I donít necessarily believe that. While Hengyangís upgraded SN2 and SN3 watches are easily found, Changsha Clock and Watch Factory, in Hunanís capital city, made watches with SS1 and standard movements, and, while not common, tongji Changsha brand models arenít exactly rare either.

    More recently, I found an article written by a worker from Wuhan who went to Changsha late in 1976 to learn how to build machinery to manufacture tongji movements. Itís an absolutely fascinating account of life in a provincial setting at a very interesting time Ė shortly after the death of Mao Zedong and during the fall of the Gang of Four. More relevant to this post, it describes in some detail the challenges of designing precise equipment to manufacture standard watch movements. Even though the author consistently called the factory Hunan Watch Factory and said it was 20 km away from the city, I canít imagine it would be anything but Changsha Clock and Watch Factory, especially considering the fact they were manufacturing movements.

    (On an aside, it appears possible that Wuhan Watch Factory wasnít making tongjis at this time. If thatís true, itís quite impressive that, reportedly, Wuhan brand watches were given a Grade 1 rating in 1980. By 1983, however, they were downgraded to Grade 2. No Hunan-made watch brands appear in the 1983 grade and price list.)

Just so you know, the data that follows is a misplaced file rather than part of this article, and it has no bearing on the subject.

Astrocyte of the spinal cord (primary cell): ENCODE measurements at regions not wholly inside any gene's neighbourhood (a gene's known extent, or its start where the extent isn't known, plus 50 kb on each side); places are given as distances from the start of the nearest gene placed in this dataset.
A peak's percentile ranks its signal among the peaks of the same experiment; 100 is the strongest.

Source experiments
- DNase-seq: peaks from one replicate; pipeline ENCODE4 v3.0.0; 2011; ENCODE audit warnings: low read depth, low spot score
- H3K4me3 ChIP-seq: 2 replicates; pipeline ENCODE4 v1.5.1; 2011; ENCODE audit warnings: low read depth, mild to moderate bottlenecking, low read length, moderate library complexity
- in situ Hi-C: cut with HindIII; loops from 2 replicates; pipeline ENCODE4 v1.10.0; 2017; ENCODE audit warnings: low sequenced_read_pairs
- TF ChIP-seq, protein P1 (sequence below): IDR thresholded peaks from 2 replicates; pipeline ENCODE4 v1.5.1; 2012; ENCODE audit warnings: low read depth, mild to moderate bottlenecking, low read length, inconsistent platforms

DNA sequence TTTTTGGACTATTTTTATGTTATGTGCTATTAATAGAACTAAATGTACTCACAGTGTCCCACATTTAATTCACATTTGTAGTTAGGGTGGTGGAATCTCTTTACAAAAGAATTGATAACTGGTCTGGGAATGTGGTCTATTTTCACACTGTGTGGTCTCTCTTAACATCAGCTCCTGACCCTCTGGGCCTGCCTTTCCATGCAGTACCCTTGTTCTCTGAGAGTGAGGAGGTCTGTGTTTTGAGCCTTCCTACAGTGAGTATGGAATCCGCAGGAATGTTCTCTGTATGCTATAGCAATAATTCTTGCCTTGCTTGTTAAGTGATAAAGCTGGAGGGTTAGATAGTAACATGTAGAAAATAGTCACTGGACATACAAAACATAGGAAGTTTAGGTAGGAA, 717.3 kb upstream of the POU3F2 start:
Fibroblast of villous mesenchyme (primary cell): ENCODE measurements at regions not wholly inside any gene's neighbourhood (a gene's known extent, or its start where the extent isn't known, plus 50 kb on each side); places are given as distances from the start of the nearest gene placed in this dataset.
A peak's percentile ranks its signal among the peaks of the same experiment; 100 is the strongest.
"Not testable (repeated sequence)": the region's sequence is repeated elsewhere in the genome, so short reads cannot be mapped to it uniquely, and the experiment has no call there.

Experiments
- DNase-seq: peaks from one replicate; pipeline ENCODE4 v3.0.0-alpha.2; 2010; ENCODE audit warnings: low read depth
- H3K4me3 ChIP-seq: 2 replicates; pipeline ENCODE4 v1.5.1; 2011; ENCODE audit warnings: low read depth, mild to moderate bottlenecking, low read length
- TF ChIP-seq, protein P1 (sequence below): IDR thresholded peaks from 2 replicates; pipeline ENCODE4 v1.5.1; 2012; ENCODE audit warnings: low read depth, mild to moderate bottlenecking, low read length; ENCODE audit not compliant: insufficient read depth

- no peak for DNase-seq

Another article said the television factory in Shaoshan moved to Changsha and merged with Changsha Clock and Watch Factory in 1984. Itís possible mechanical watch production slowed considerably or even stopped at this time. Iíve never seen a Changsha-made watch that looks like it was designed in the second half of the 1980s.

    My new Changsha brand watch has an attractive textured dial.

    The movement is unsigned. It may or may not be original to the watch. Iíve seen other Changsha-made movements signed with the CS logo on the bridge and under the balance.